Thousands of birds feared dead after outbreak in N. Portland lakes

Thousands of birds feared dead after outbreak in N. Portland lakes »Play Video
Dead birds were collected Friday at Smith and Bybee lakes in North Portland. Thousands of birds are feared to be dead after an outbreak of avian botulism at two North Portland lakes.

PORTLAND, Ore. - Several thousand ducks and geese may have already died on two North Portland lakes operated by Metro after the waters became infected with deadly bacteria.

It's happening on Smith and Bybee lakes near Portland International Raceway just off Marine Drive.

Oregon Fish and Wildlife and Metro crews were out on kayaks and canoes Friday looking for dead birds, attempting to stop the outbreak before more birds die.

"We want to make sure we are doing everything we can for the birds that are healthy out here," said Metro Natural Areas Land Manager Don Moeller.

A disease known as avian botulism has already killed at least 2,000 birds, mostly young green teals.

The state's wildlife veterinarian said several thousand may have already died.

Collecting the birds is an essential part of staving off more massive losses of waterfowl, according to Metro.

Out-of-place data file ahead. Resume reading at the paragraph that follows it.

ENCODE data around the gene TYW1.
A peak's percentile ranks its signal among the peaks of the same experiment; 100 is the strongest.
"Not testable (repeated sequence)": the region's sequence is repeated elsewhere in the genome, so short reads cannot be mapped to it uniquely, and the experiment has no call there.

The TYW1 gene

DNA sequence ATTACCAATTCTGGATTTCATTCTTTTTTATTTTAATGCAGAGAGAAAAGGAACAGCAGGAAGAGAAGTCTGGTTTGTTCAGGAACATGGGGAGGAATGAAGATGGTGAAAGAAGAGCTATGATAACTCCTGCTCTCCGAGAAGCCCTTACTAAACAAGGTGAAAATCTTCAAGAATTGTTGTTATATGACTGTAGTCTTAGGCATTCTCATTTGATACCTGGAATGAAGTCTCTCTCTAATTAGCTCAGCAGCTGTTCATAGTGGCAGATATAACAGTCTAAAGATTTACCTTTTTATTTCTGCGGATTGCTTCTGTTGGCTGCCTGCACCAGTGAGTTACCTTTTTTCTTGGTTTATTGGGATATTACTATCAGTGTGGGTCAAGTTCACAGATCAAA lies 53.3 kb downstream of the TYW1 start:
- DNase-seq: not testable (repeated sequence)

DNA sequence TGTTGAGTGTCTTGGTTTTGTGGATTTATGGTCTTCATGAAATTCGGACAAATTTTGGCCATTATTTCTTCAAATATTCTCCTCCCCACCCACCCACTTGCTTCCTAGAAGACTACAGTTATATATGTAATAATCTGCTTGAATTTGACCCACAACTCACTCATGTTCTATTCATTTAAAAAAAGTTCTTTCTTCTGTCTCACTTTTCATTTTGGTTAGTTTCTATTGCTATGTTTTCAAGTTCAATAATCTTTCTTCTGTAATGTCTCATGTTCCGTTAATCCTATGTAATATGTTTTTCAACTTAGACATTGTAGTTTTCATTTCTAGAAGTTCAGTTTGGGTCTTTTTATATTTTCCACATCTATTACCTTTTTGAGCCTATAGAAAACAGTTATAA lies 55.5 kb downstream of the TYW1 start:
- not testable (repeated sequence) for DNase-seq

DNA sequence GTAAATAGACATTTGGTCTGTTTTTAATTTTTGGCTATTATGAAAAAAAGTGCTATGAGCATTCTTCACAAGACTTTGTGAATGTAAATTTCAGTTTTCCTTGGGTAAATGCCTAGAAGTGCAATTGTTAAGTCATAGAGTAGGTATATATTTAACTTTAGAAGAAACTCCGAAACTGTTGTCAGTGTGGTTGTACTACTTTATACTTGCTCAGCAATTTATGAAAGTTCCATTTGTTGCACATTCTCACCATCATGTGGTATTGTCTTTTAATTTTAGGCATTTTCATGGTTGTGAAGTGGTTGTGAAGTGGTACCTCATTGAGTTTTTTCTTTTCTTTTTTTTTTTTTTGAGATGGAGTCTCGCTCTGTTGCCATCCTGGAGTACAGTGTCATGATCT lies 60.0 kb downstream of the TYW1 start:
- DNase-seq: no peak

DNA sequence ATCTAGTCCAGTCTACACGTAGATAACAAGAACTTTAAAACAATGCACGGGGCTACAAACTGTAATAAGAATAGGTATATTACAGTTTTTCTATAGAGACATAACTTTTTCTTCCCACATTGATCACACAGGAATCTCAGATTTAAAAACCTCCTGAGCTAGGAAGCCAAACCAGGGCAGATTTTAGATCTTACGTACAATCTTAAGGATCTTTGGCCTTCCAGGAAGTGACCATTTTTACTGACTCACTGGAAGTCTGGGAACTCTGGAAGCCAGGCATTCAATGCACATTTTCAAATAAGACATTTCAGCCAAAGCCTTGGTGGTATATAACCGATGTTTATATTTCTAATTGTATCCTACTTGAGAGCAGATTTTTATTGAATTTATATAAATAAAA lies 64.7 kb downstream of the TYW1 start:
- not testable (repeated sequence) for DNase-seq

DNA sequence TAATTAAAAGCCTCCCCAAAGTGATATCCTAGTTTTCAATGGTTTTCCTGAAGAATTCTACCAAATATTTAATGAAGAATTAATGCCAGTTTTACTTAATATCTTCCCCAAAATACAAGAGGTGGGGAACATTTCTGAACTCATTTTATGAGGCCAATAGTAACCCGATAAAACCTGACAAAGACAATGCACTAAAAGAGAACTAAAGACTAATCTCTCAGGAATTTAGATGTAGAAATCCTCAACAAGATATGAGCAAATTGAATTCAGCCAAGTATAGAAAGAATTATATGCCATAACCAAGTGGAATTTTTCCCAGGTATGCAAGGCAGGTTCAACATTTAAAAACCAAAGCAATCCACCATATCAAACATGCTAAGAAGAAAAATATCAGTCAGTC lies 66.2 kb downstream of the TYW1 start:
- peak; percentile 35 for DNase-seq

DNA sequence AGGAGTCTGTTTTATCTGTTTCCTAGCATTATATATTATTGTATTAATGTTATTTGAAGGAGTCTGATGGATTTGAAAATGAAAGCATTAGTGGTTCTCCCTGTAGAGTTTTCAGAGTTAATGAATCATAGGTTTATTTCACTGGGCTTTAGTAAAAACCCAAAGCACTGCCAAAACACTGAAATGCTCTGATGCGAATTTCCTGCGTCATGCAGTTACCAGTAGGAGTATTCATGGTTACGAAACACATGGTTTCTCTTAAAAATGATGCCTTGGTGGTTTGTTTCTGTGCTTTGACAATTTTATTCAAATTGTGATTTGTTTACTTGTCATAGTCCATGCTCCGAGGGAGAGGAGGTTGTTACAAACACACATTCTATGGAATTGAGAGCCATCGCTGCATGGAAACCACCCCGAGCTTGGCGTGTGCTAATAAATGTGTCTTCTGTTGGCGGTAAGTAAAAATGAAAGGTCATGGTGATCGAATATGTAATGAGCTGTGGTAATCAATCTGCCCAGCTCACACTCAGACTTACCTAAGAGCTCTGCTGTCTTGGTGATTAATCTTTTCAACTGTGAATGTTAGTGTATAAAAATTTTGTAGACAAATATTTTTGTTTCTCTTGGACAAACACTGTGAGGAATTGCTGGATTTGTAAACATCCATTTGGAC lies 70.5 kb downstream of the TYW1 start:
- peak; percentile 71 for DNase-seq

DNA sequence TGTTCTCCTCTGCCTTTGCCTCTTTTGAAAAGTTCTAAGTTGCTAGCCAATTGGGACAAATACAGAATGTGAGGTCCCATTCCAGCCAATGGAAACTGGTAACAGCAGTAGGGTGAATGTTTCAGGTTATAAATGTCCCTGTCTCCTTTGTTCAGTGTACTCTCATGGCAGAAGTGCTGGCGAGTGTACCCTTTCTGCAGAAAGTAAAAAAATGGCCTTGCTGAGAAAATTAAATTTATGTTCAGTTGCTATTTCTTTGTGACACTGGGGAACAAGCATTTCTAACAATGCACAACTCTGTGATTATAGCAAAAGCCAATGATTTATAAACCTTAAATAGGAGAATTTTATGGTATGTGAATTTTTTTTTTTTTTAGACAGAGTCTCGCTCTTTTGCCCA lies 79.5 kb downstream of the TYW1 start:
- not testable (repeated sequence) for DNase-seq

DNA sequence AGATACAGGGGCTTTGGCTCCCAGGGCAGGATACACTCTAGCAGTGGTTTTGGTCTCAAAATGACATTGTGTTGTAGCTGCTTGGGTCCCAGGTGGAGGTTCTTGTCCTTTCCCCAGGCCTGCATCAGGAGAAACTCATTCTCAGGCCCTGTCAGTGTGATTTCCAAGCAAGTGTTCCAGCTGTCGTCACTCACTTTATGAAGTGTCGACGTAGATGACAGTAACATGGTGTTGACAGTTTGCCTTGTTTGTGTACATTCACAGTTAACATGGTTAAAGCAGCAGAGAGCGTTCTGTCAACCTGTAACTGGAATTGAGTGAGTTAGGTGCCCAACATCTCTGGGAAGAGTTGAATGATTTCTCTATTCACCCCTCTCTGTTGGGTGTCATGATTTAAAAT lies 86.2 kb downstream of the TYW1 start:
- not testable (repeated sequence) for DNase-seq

"Because the maggots that end up on the dead carcasses and can be consumed by other birds and that's how the botulism spreads from one bird to another. And as you can imagine, then it can spread very quickly," said Moeller.

And the fly populations only increase as the number of rotting carcasses increase, compounding the outbreak. Warm water and decomposing plant material in the fall also help increase bacteria levels in the lakes.

It's not dangerous for humans, but it can devastate migrating bird populations.

Birds with limp necks and paralyzed legs are the early signs of the disease, according to an expert at the Audubon Society of Portland.

"Then it goes to kind of a respiratory distress, because their lungs become paralyzed, and then eventually they die from suffocation," said Lacy Campbell with the Audubon Society Care Center.

The Audubon Society is helping nurse sick birds back to health and releasing them back into safer waters.

Experts said the cooler temperatures are helping, but they are really waiting for the fall and the rains to dilute the warm water and help end the outbreak once and for all.

Metro is also drawing down the water in the lakes to try to get migratory birds to move on to other locations.

No other area lakes are in danger, but Bybee and Smith lakes are closed until further notice.

Check Metro’s website to learn when it’s safe to return to the lakes.